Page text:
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Katie knows that playing with her dad is a first-rate music school that will prepare her for what lies ahead. Life on the circuit is hard, and few have learned how to endure it better than Kevin McKrell. “Kevin’s a survivor,” says fellow Irish bandleader and frequent-bandmate Rick Bedrosian. “Not everybody has made it this far just playing music full time. Kevin’s tough, both physically and mentally.”
“I don’t mind the work, and I still love the road,” he says. “It was the worry about keeping everybody else working. This unit is nice, no pressure. The motto of the band is, ‘If I turn around and you’re there, you’re there’ ”
At the Parting Glass, the band was Bedrosian on bass and Steve Butler on bodhran, the Irish hand drum. The crowd is a mix of fans and tourists, all seated at a long line of tables in front of the stage, eating, chattering, and drinking Guinness. Kevin has been dealt this hand before. “Saratoga in August,” he notes before heading to the microphone. “You got wankers who don’t know what’s going on, you got people here for the show. It’s gonna be a blood bath. You put your head down, and do what you can.”
Before the wankers know what’s happened to them, Kevin and Katie are charming the crowd with their strong tunes, solid voices, and wicked stage patter. They get the crowd’s heads turned towards the stage with Kevin’s Celtic rocker “Better Time,” then silence the clatter of silverware with a stunning version of “Somewhere Over the Rainbow.” Patrons stop in mid-bite and watch in awe. Still, not everyone is happy. A few tunes later, a sloshed onlooker in his late twenties is standing stage-left and shouting.
“Play something from the South!” he croaks repeatedly, apparently expecting to hear “Free Bird” or “Sweet Home Alabama.”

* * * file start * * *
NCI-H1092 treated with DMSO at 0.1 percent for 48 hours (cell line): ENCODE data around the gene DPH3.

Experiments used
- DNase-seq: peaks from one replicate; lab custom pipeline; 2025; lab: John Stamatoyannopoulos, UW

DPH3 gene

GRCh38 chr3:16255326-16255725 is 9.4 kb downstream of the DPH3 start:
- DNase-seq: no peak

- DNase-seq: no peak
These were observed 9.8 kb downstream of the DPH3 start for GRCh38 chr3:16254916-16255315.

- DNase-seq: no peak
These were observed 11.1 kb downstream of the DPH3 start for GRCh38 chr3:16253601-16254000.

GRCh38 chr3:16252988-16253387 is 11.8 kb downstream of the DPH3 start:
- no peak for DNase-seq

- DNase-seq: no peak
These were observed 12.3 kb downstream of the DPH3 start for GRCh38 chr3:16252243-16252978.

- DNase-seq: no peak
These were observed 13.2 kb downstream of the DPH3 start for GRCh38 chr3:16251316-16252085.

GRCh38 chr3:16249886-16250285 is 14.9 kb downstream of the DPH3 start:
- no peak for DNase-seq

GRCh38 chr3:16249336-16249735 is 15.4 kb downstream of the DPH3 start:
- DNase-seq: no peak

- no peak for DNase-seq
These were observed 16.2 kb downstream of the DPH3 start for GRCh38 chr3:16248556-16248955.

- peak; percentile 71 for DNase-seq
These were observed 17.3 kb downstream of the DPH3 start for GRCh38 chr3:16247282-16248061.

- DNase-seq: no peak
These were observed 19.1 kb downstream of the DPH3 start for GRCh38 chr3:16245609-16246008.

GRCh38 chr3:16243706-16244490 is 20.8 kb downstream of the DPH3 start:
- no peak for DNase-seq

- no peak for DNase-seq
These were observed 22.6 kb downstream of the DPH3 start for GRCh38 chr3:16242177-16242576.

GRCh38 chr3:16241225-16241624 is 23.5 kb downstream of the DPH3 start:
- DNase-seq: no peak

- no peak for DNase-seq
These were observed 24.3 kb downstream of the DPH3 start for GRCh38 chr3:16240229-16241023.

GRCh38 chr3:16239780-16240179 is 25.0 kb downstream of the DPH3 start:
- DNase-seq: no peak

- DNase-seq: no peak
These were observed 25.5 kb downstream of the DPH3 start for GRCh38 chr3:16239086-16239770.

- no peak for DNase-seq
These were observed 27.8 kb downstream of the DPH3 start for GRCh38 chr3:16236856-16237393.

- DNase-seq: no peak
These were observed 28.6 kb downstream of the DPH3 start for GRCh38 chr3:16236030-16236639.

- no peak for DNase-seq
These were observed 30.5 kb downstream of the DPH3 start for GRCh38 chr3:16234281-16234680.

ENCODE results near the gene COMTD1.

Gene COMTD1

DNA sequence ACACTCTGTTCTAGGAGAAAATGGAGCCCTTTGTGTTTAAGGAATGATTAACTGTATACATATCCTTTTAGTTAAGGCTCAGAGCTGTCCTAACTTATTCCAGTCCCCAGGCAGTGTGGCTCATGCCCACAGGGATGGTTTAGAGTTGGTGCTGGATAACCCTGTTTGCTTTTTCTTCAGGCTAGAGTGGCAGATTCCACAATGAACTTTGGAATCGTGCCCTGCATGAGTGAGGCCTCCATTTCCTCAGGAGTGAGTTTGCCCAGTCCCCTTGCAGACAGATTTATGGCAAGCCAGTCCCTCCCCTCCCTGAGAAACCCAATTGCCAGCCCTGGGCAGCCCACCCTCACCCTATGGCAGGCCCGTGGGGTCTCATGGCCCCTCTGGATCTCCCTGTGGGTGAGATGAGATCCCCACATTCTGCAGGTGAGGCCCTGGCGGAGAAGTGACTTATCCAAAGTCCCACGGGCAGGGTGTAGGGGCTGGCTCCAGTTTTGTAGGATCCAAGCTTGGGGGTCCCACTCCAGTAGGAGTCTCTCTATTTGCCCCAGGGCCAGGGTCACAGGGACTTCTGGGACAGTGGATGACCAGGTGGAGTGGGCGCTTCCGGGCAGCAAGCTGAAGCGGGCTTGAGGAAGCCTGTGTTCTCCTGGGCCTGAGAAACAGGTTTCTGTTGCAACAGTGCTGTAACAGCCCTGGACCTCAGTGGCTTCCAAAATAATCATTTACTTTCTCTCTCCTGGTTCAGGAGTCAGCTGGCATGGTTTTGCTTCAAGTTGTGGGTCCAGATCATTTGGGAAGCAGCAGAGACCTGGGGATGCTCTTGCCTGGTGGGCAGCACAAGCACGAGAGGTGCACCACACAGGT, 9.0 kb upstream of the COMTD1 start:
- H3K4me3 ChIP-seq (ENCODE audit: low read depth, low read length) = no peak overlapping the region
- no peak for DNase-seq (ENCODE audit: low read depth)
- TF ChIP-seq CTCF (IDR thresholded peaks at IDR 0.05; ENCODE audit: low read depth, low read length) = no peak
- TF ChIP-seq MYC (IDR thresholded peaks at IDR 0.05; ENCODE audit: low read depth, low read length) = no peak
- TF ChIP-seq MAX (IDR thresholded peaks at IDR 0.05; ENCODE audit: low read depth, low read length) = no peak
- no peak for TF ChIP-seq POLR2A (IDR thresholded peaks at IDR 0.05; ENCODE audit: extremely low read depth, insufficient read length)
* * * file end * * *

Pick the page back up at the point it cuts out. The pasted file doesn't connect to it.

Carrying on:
“The south?” Kevin replies finally. “Okay, this is something from County Cork.”
Given Kevin’s history, that heckler got off easy. Michael Eck, who logs considerable hours of his own on stage, recalls legendary stories from years ago where, in the middle of a song, Kevin dealt more directly with obnoxious audience members. “He’d walk off stage and punch someone and go right back and sing,” Eck reports.
Katie might have been inclined to play something from Dixie, judging from her musical role model. “I wanna be working and making the same amount of money as Stacy Earle,” she says with a smile. “That’s exactly what I want. I want to be wearing the same shirts from the same shops she went to in Nashville. We played with her, and I was like ‘uh huh, there’s me.’ She was so nice, so sincere, and so relaxed. She was sitting in her skin real nice, very centered. I do this ’cause I love it, but she’s pulling in the price. She’s a high-ticket item.”
It’s opportunities like that, to play with the likes of Earle, that make touring with her father so valuable, and have raised the stakes for Katie. “When you are playing with others, you want to make sure you are doing a good job, and not letting anyone down,” she says. “But I think it’s probably pretty rare that you love the people that you are working with. It has always been very important to me that I not let my parents down. So, when I get up on stage, both of those worlds collide and I feel that [pressure]. I am sure that it makes me a better musician in a hurry. But if I had to choose the worst thing, more like the hardest thing, it would be that.”
Working with your daughter can be just as tricky for a father. “I worry that she will not have developed the thick skin one needs to deal with our chosen profession,” Kevin says. “So I find I am a bit more protective than I might be of another band member.” Just how does a protective dad deal with those inevitable times his good-looking daughter attracts the usual attention from men? “She’s capable of dealing with most anything,” Kevin says firmly. “But we do have my years of bouncing in Saratoga and Albany bars to fall back on, should any trouble arise.”